ASRock Z77 OC Formula Review: Living In The Fast Laneby Ian Cutress on January 15, 2013 1:00 PM EST
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ASRock Z77 OC Formula BIOS
With the ASRock Z77 OC Formula being around the top of the ASRock range (Extreme11 and Fatal1ty branding aside), we get the full meat of the latest BIOS on hand, with all the additional features ASRock likes to add in to its products. Over the generations ASRock has dabbled in various faces of their BIOS, going from on old blue livery to what is now a nice looking feature with decent resolution images and no color conflicts. Also in the pocket of ASRock is their Description window on the right hand side which informs users about the option they are changing. Every BIOS should have one of these.
A few words about BIOS versions – for our review we used BIOS 1.80 as it is the latest public release. Users will have to upgrade to above BIOS 1.30 if they want Multicore Acceleration, and to 1.60 or above for Windows 8 compatibility. In order to keep things fair between reviews, I always update to the latest BIOS available to the public – no media or beta BIOSes which may influence results that the public never gets to use.
There is also a semi-important issue worth noting. In an overclocked state using the Auto OC profiles, the BIOS does not reduce the system speed and voltage down to idle when no load is applied. The voltage given to the CPU is constant, which could increase heat generation and power draw during those idle scenarios, albeit by a small amount.
To the BIOS itself, and unlike most other BIOSes we are not greeted with an easy mode for those new to the BIOS. We get straight to the heart of the BIOS in the Main tab, which gives us some of the vital information I expect all boards to share on entering the BIOS: the motherboard model, BIOS version, the CPU installed, the speed of that CPU, the memory installed and the speed of the memory. What is missing is some CPU temperatures and perhaps a rundown of the important voltages, just as a quick visual check. In the Main tab we also get an option to adjust which screen we see when entering the BIOS – useful for competitive overclockers to go straight to the OC options upon entry.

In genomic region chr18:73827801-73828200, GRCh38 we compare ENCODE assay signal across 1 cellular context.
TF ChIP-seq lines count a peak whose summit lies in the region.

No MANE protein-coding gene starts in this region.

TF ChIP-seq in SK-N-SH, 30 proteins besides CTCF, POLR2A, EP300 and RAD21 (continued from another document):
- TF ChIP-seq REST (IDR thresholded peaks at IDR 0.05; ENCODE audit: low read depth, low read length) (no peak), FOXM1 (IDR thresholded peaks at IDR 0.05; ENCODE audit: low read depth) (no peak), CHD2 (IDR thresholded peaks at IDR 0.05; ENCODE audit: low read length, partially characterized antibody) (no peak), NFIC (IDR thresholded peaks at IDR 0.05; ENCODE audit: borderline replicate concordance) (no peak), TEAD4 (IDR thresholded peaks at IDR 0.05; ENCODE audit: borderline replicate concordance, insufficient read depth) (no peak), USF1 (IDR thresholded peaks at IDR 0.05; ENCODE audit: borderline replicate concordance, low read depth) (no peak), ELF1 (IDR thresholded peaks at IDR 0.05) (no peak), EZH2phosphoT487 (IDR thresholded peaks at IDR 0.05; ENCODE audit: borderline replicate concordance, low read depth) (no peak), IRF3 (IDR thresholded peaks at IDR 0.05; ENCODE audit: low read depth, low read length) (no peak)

With the board being called the Z77 OC Formula, the OC Tweaker tab is where all the action is. In this tab our options are split up into suitable sub headings which all make sense, and every option available gets an explanation in the description box.
The first set of options gives us the Automatic OC list from ASRock in-house overclocker Nick Shih. This opens a menu to give options between 3900 MHz and 5000 MHz in 100 MHz increments for an i7-3770K, along with an option to get 5565 MHz if you are running sub-zero temperatures (this setting is not recommended unless you are using dry ice/phase/LN2 on the CPU). For a full rundown of these options, check out our overclocking section of this review.
The OC Tweaking and Super Pi 32m tweak are options specifically for competitive benchmarking, but if a user wants to manually adjust the overclock, the options below the CPU configuration heading are the place to start. We can adjust the CPU ratio either per core or all cores, along with the BCLK. MultiCore Acceleration is ASRock’s term for applying the top turbo bin on the CPU while at stock – any change in the CPU Ratio will cause this to disappear as it will not be needed. Other standard options relating to SpeedStep and Power Limits are also in this menu.
The memory options allow for XMP settings, changing the memory straps, and DRAM configuration. In terms of subtimings, the OC Formula allows a significant amount of timings to be adjusted (most of which I still don’t understand), but perhaps not as many as some rival boards.
The voltage options are also substantial enough to have fun with. Aside from the normal voltages and Load-Line Calibration options we get on most Z77 motherboards, options such as PWM Switching Frequency and PCH voltages are also available. When selecting one of the Nick Shih overclocking profiles, all of these are adjust automatically to take into account almost every CPU out there (though your mileage may vary).
Moving on through the BIOS we get an Advanced Tab which offers all the other system configuration tools for onboard controllers, storage, integrated graphics, audio, RST et al.
The Tool tab is something newer on the ASRock front – over the past 12 months ASRock has been adding new features like the System Browser, Online Management Guard, Dehumidifier and Internet Flash. These were dotted around the BIOS, but now ASRock have placed them all under one menu:
The System Browser is a 2D version of Gigabyte’s 3D BIOS, except instead of offering options for each of the areas of the motherboard, ASRock uses this to determine whether installed components are actually detected by the system. This is really useful if at random a SATA device is not found or a memory stick stops functioning – take a look in the System Browser before opening the case to see if the BIOS still recognizes it is installed.